Day 4: Delving into Macau’s heritage and jumping off the Macau Tower

Our last day in Macau was relaxed compared to the past two days. We even started later than the usual: 9:45am. Our first destination was Mandarin House, a restored traditional Chinese-style compound. Tucked in an unassuming street surrounded by Western-style buildings, it’s a gem. Built around 1881, this former residence of Zheng Guanying has been restored to its former glory. It was only open to the public this year, so the Mandarin House is pretty bare. Still, it’s an interesting stop and a great addition to Macau’s heritage sites.

Mandarin House
At the Mandarin House


Next in the itinerary was Penha Church atop Penha Hill. João tells us that when the Portuguese were still in Macau, they would stop their ship as they pass the church and pray for a safe voyage. The Chinese have a similar ritual, but they would do it in front of the A-Ma temple. The temple honors Matsu, the goddess of seafarers and fishermen.

Penha Church
Penha Church

The A-Ma temple is another popular tourist destination in Macau, as evidenced by the throngs of people within the temple and the long lines of tourist buses waiting for their turn inside the temple’s parking lot. Though most of the visitors in the temple are Chinese, there are also a handful of other nationalities poking through the temple and trying their hand at various temple activities.

A-ma Temple
Multi-lingual wishes at the A-Ma Temple

The Macau Maritime Museum is right beside the A-Ma temple. The museum has a very fitting location: it fronts the sea and it provides cool airconditioned comfort when it gets too hot in the temple. On exhibit are different replicas and dioramas of anything and everything related to traveling by sea. The museum showcase both the Chinese fishing boats and Portuguese ships and the vessels that thread the waters around Macau.

There's a monster!
Monster on the port side!

Before we left, we (along with hundreds of tourists) were treated to a demonstration of traditional Portuguese dances right in front of the A-Ma Temple. Portuguese, Chinese and Macanese youth volunteers were dressed in different Portuguese costumes and danced to different Portuguese folk dances.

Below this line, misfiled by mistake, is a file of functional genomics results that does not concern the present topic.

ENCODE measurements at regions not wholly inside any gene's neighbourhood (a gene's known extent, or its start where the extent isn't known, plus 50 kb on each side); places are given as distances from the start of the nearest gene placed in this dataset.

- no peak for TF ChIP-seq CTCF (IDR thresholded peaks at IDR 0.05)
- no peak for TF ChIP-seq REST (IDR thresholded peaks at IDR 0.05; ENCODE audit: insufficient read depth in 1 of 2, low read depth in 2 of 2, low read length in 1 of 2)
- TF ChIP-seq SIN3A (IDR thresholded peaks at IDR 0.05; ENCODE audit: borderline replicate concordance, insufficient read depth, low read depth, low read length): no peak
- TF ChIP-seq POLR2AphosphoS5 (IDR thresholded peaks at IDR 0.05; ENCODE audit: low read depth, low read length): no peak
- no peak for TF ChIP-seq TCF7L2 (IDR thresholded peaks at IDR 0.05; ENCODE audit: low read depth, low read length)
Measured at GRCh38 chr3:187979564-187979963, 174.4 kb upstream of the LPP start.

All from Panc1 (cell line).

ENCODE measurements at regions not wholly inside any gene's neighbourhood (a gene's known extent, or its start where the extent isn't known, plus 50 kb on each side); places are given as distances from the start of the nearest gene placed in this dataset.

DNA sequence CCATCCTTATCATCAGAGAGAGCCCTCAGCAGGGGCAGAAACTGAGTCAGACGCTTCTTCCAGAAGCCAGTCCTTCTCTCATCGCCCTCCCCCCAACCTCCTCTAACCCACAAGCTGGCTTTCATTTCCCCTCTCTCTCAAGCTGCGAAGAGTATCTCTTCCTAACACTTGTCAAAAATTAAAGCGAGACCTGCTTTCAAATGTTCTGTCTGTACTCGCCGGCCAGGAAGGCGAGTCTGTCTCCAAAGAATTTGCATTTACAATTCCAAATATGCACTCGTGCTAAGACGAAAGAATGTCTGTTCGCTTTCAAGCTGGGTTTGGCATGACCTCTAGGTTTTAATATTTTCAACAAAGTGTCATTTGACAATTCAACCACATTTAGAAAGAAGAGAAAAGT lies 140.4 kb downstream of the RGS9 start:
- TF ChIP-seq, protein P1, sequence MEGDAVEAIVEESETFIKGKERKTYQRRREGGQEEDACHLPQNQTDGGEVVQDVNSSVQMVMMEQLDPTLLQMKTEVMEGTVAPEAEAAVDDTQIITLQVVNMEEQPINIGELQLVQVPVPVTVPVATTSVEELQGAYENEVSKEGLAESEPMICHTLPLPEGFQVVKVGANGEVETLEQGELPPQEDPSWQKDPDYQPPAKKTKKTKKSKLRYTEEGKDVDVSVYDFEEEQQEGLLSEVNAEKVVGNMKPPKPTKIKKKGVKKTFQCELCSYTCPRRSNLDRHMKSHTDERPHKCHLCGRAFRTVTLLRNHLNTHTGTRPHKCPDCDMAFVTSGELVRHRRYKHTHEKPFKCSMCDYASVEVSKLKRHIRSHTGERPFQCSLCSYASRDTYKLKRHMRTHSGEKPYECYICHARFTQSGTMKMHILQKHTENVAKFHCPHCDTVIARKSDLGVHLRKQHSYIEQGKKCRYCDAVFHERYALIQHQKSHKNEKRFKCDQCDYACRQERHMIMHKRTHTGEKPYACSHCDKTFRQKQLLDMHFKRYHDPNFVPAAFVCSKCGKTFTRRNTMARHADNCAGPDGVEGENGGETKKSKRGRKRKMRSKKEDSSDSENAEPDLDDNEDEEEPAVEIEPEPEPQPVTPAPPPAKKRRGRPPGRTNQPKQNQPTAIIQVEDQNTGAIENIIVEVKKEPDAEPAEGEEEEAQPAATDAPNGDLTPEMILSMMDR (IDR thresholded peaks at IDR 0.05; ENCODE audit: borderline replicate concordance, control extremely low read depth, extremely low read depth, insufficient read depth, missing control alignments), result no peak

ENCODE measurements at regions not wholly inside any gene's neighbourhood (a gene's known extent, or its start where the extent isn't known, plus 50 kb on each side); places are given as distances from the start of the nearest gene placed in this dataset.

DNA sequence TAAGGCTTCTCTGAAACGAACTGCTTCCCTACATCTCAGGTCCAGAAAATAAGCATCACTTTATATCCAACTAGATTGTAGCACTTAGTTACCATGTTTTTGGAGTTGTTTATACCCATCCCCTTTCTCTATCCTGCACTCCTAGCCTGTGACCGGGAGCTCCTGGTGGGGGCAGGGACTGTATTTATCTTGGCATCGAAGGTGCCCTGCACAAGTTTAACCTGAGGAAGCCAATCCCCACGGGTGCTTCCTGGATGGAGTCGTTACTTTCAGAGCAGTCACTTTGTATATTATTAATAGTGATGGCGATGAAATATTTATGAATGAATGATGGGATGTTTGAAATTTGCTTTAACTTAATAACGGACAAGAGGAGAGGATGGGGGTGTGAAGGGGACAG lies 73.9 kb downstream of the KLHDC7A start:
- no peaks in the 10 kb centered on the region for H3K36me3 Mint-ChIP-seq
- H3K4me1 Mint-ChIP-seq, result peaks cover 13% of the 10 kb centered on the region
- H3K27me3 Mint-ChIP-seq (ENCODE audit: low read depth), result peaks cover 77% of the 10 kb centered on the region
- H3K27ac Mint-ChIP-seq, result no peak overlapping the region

Traditional Portuguese Folkoric dances
Traditional Portuguese folk dances

We headed to the Macau Military Club for lunch. What was waiting for us was the traditional Portuguese Sunday fare: Cozido a Portuguesa. It’s basically a meal that combines different kinds of sausages and meats, chicken, pork and beef. It was a buffet so you can pick your choice of meat. It was our first encounter with Portuguese-style sausages. I couldn’t remember the names of the two other sausages served, but I took quite a liking to the Portuguese blood sausage. The cozido is quite a heavy meal. Traditionally, it is followed by a siesta. Thankfully, our itinerary allowed us to have a siesta — we had free time after lunch.

Macau Military Club
The Macau Military Club

It was a fine day, and though Sofitel’s sparkling pool was beckoning to me, I opted to finish packing and have that siesta. We checked out at 4pm and went to Senado Square for some last minute shopping. While the rest of the group finished off the remainders of their Patacas, I went on my own to Macau Tower. This was the last stop in our itinerary, and though the group will be going there at a later time, I had to be there by 5pm because I booked for a bungy jump at 5:30pm.

Post Office
The Post Office at Senado Square

The bungy wasn’t part of our itinerary. I figured since I was in Macau already, I might as well try it out. Macau Tower stands at 338 meters (1,109ft) from the ground to its highest point. At the 61st level is an outdoor observation deck, which is also where AJ Hackett set up shop. The company operates several high altitude activities in the tower: SkyWalk X, Sky Jump, Mast Climb, and of course, Bungy jumping. At 233 meters above ground this is the highest commercial bungy jump in the world. The fee for one jump is whopping MOP 1,718 fee — something that made me think and re-think this over and over throughout the trip.

Macau Bungy
Cheese!

It took me almost an hour before I got to jump and the group arrived just in time to see me bounce in the air. It was exhilarating and was over too soon. In no time, I was back on the 61st level, changing to my own shirt and living up to get the proof that I jumped off the highest bungy platform in the world. (Don’t worry, I’ll blog about this in detail later.) Our last dinner in Macau was at the 360 Cafe on the 60th floor. The revolving restaurant, aside from having great food, gives you a great sweeping view of Macau (you can also see people jumping off the bungy platform). A lovely way to ending a trip.